Ed Shaw, Purposeful Sexuality: A Short Christian Introduction (IVP, 2021)
‘What is the purpose of our sexuality?’ That is the question that this short book wrestles with. Ed Shaw takes us deeper than the ‘human flourishing’ arguments that only focus on our happiness in this life. He also helps us to mature beyond the simple youth-group questions (e.g. ‘Whom can I have sex with?’) to the deeper and ultimately more helpful question of ‘What is sexuality for?’.
First, he recognises the value for married people of the three traditional answers (marriage, having children, sharing pleasure), but then he notes how unsatisfying these answers are to those who are single, widowed, or divorced, as well as those who are married but either can’t have children or are not sexually active, for whatever reason.
Ed shares how two sentences from the writing of John Piper helped him to see how sexuality ultimately points us towards the relationship between God and his people. If I am single and celibate, my powerful sexual feelings are not there to torture me, but ‘they exist to make my life more joyful, as they help me begin to appreciate God’s love for me’ (p.22). In case this sounds too abstract, he compares a film trailer (i.e. sex in this life) to the entire film (i.e. our intimate relationship with God in the life to come). He helpfully develops this analogy with the assertion that ‘No-one who gets to enjoy a really good film in its entirety kicks themselves for having missed seeing the enticing short trailer’ (p.37). Quotes like these throughout the book help us grasp these profound truths.
In case the reader worries that the book is going to be too theoretical, Ed dedicates two chapters to the theme of ‘How does this help us?’. First, he grapples with the question of why God has restricted marriage to two people of opposite sexes. To do this, he turns to Ephesians 5, which compares marriage to the ‘union in difference that we are all going to enjoy one day’ (p.30). There is a brief foray into the incompatibility issues that some gay and lesbian couples find in their sexual relationships, although Ed is careful only to quote gay and lesbian writers and he is careful not to make sweeping generalisations. These arguments are presented very much as secondary to the biblical arguments.
He is also careful to distinguish between indulging lustful thoughts and appreciating the God-given beauty in another person (of either sex). This helpful distinction frees us to admire beauty in another person as long as it turns our gaze upwards to their creator, rather than downward into envy or sexual desire.
Ed quotes some shocking words by secular author Olivia Fane: ‘I have been abused by the dominant ideology of the day: that sex is important and profound, and you are obliged to join in.’ Acknowledging the damage that the idolatry of sex has done to each of us, Ed then presents God’s wonderful corrective: ‘Sex is important and profound, but you are not obliged to join in. You don’t ever have to have sex, because the reason why it is so important and profound is what it points us forwards to, not what it is in and of itself’ (p.39).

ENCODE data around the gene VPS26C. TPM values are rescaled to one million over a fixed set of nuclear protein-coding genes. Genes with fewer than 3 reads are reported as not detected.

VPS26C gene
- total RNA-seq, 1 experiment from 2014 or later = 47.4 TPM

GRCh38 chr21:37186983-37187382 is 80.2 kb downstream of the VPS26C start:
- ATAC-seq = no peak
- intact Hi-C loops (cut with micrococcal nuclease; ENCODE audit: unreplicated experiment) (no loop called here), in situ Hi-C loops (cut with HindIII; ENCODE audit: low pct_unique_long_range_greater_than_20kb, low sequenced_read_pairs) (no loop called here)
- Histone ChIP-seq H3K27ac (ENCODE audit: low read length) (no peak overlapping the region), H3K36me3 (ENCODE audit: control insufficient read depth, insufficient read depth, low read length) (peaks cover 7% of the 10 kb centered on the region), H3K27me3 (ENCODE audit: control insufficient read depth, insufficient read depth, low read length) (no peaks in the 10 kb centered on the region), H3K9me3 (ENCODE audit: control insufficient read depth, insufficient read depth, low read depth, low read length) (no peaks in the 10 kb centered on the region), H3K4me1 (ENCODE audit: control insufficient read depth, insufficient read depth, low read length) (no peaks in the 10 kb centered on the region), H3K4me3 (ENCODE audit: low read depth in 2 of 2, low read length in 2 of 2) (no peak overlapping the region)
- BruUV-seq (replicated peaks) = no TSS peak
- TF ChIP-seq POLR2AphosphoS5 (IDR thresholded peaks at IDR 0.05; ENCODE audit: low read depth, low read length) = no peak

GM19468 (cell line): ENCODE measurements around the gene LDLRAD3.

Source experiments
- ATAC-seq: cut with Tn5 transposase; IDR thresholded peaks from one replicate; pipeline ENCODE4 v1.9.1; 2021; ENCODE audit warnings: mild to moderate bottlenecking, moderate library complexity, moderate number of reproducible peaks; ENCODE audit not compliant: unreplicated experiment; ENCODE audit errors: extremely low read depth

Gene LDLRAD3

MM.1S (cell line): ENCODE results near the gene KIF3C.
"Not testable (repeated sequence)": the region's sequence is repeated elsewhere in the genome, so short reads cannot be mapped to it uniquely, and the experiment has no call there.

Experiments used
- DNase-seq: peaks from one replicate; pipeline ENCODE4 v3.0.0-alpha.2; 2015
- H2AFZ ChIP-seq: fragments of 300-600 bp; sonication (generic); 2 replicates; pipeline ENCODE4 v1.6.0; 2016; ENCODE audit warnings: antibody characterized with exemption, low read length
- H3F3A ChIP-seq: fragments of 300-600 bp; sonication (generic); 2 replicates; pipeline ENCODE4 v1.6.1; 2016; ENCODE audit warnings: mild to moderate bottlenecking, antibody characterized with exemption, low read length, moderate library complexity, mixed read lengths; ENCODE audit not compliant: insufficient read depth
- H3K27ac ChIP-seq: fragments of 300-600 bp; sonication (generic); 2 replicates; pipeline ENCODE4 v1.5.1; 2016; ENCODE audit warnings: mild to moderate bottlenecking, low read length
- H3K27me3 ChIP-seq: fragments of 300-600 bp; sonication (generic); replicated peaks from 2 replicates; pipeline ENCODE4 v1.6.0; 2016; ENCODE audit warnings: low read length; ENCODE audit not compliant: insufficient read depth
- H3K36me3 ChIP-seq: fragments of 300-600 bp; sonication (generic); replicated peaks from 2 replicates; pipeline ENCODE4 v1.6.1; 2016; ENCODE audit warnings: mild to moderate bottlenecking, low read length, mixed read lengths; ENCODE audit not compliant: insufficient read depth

Looking at the very practical matter of sexual temptation, Ed looks at why sexual temptation for many people is such an ongoing battle, as well as why is it such a divisive matter in our churches. He explains that the profound significance of sex means that it’s an important spiritual battleground, both in our personal lives and within the Church.
Ed challenges the modern view of sex ... and shows us that sexuality is a signpost to something far greater.
Chapter 6 (‘What does God do to help us?’) explores the humanity and sexuality of Jesus. Ed presents author Andy Angel’s retelling of John 4, where Jesus meets the woman at the well with all the sexual overtones that would have been present in that context at the time. I found this interpretation very intriguing, and it opens up this narrative as a helpful case study for modelling sexual purity. For many people, examining Jesus’ behaviour in this story will be much more compelling than citing a more abstract verse (such as Hebrews 4:5: ‘We have one who has been tempted in every way.’)
Overall, I found Purposeful Sexuality to be a pleasing balance of profound truths, memorable quotations and practical thoughts. Ed challenges the modern view of sex, which claims that it is essential for human flourishing, and shows us that sexuality is rather a signpost to something far greater. He infects us with his enthusiasm for the ultimate intimacy in the life to come, which helps us get the fleeting pleasures of this life into their right perspective.
This review was originally posted in True Freedom Trust’s Ascend magazine.